Could Autumn Surprise Jolt Election?
An election-eve terrorist strike. A tanking stock market. A stunner of a jobs report. An unscripted moment.
Democratic President Barack Obama and Republican rival Mitt Romney are on guard for anything that could push the presidential race from its taut course. An autumn surprise is just that, making most late-breaking events tough to plan for.
"You can't overestimate how much the campaigns are sort of on autopilot. In some ways they're incredibly brain dead. They've got a plan and they are now going to execute it," said Carter Eskew, a top strategist for Democrat Al Gore during a 2000 campaign that came up just short. "They basically trust that they have the system in place to deal with a crisis as best they can."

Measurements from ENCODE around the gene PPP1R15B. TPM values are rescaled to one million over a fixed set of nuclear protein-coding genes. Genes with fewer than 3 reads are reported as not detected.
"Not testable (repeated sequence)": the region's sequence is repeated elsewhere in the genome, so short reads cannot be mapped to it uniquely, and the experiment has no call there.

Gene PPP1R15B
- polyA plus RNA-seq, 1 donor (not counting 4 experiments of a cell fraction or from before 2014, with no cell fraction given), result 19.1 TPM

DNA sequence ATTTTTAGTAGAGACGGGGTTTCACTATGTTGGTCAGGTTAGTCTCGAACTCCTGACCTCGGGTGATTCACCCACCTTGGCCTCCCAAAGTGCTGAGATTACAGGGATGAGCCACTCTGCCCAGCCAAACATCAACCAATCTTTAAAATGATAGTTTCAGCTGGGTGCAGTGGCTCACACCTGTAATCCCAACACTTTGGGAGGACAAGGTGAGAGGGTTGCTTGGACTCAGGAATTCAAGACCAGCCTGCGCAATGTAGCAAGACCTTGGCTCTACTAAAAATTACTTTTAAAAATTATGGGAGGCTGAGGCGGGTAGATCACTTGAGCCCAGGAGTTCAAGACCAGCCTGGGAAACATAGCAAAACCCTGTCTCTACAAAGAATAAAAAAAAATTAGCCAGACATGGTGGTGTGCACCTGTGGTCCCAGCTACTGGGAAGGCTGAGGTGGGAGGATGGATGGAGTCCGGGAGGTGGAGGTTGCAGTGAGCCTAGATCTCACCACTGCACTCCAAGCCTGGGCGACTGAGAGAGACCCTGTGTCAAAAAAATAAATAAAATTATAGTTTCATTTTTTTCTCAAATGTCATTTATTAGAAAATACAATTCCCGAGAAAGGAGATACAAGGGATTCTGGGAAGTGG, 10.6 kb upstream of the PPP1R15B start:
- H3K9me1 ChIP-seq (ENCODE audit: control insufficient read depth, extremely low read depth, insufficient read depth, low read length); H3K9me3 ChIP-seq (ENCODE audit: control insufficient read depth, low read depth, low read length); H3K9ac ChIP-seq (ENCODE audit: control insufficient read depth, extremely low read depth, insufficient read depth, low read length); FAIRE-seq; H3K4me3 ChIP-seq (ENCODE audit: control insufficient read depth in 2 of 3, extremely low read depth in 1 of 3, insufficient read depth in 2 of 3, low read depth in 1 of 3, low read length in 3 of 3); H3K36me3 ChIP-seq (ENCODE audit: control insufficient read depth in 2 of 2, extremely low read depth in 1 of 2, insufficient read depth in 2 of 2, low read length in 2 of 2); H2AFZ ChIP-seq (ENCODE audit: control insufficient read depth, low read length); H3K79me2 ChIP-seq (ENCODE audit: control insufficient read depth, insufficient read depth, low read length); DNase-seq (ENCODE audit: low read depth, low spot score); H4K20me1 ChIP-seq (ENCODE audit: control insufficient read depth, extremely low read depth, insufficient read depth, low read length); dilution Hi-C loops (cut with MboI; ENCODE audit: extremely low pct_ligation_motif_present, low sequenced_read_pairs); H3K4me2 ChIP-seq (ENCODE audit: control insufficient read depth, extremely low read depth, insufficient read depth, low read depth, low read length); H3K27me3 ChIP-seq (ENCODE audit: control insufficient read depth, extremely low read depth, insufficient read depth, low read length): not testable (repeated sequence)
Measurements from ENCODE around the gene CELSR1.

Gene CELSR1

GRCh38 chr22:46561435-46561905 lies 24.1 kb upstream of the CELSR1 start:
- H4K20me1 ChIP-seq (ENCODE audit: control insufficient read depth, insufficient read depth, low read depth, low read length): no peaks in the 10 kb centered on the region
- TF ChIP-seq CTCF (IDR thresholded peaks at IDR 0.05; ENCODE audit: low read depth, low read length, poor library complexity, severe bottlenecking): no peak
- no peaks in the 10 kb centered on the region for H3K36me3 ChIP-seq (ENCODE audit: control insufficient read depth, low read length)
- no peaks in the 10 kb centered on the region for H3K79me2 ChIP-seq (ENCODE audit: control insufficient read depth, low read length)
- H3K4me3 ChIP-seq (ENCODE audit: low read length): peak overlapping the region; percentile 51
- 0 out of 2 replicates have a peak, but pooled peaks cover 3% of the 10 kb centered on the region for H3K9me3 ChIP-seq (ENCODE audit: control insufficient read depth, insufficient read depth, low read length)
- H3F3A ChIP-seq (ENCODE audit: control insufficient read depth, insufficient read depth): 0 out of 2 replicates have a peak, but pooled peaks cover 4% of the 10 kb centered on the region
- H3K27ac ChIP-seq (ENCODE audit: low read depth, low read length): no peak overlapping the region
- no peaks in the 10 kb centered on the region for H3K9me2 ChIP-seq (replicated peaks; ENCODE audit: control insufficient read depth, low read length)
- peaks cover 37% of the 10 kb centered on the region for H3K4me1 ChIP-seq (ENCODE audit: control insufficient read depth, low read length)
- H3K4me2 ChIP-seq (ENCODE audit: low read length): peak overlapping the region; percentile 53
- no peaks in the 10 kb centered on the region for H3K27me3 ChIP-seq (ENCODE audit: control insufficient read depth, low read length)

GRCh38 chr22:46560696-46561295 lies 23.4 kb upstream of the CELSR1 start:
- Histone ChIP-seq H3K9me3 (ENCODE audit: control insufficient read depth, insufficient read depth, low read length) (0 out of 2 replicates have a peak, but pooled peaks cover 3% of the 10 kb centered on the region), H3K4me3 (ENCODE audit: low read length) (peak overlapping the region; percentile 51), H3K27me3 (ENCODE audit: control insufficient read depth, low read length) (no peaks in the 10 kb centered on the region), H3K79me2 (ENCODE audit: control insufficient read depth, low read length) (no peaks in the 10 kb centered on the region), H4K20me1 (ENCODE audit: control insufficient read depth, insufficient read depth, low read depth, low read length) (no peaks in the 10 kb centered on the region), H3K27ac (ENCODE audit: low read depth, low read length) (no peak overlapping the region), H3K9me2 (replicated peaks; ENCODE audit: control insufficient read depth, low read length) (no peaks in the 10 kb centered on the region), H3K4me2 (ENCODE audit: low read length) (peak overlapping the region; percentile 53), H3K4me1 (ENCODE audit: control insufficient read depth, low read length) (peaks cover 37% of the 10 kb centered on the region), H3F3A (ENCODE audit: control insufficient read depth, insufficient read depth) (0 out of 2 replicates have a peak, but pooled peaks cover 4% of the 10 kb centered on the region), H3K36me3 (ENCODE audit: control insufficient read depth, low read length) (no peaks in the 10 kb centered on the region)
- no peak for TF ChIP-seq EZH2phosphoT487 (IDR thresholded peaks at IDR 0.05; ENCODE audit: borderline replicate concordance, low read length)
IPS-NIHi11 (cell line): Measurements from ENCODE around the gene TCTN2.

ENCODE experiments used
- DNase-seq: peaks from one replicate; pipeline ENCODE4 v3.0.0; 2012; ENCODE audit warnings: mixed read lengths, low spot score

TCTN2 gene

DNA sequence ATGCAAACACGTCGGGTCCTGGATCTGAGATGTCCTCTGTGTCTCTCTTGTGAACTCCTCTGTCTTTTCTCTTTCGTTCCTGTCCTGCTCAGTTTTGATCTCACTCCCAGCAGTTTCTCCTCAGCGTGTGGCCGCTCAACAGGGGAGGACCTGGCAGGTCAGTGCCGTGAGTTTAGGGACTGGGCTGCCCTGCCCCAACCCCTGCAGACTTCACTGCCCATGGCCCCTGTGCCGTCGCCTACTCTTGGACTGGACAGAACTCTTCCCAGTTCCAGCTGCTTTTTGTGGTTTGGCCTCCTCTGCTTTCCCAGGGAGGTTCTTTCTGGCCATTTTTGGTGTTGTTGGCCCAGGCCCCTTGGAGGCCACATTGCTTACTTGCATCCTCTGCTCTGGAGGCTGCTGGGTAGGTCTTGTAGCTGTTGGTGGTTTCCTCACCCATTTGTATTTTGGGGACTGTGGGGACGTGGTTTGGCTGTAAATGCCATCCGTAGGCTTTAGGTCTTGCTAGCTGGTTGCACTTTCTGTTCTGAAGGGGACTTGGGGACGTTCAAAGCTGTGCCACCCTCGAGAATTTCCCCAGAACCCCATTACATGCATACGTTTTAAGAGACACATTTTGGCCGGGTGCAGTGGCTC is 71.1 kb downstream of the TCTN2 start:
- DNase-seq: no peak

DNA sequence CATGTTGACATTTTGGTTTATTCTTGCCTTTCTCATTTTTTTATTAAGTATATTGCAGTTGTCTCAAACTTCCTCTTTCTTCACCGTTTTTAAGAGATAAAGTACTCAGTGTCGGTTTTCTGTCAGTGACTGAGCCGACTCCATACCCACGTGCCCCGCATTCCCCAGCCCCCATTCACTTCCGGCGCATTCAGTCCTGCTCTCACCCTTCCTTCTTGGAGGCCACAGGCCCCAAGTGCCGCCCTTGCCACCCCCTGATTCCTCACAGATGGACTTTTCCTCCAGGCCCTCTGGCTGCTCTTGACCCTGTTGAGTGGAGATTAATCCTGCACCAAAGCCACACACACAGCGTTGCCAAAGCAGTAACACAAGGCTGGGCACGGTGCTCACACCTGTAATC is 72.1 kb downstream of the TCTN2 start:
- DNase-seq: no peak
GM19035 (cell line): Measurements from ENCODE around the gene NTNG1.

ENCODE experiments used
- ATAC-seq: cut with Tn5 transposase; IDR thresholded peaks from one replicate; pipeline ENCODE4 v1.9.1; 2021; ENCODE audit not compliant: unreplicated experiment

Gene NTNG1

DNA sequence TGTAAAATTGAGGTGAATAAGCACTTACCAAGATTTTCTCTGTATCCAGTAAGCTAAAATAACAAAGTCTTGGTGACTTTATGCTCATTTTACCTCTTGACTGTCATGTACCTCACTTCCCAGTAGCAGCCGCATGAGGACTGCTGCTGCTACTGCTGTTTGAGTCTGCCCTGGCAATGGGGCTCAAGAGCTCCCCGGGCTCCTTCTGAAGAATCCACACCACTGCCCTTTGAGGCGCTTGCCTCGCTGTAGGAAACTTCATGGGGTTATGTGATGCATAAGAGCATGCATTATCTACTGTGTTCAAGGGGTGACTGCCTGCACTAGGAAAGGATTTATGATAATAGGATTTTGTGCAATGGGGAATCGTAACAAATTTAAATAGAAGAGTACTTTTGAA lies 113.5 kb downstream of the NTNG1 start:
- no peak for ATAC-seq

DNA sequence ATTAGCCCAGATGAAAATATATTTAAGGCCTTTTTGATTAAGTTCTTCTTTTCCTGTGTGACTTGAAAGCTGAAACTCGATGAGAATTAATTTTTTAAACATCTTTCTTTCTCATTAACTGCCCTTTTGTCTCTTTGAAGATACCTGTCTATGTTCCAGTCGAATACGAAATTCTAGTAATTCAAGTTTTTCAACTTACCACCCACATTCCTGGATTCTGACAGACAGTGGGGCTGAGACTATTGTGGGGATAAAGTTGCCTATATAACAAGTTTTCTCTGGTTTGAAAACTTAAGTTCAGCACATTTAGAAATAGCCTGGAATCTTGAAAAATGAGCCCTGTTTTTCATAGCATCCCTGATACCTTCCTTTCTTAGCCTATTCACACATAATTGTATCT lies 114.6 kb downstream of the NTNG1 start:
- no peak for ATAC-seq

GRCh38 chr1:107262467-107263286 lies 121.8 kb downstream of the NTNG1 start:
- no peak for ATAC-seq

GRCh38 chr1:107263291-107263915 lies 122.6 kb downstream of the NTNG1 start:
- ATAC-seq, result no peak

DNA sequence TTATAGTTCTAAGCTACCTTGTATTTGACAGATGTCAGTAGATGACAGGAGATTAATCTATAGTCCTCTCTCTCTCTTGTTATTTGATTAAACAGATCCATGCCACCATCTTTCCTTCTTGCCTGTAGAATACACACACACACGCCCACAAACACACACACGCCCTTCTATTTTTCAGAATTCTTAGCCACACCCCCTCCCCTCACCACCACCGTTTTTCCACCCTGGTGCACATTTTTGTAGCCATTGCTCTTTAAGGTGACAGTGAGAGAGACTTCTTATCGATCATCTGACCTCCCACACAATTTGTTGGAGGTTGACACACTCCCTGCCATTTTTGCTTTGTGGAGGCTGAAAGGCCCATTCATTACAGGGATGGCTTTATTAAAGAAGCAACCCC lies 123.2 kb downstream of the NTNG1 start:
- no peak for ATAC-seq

With less than two weeks of campaigning left, the views of many voters are hardened, judging by many public opinion surveys. The unprecedented millions of dollars in advertising from every corner can drown out or diminish the off-script stuff. There also are doubts about whether any surprise will carry much potency now that millions of Americans cast their ballots days or weeks before Election Day.
Not that either man's supporters aren't trying to knock the other side off course.
In the nine states both campaigns are fiercely contesting, the outcome will be decided at the margins.
Late twists in a campaign take on many forms: a verbal stumble that reinforces an existing weak point, a brewing scandal where the murkiness can be as bad as the allegation, a foreign policy crisis few saw coming. Old scars can face fresh examination. Purported bombshells can turn out to be duds.
So the candidates need to be ready for anything.
A look at some possible events that could shake up the race.
By BRIAN BAKST, AP
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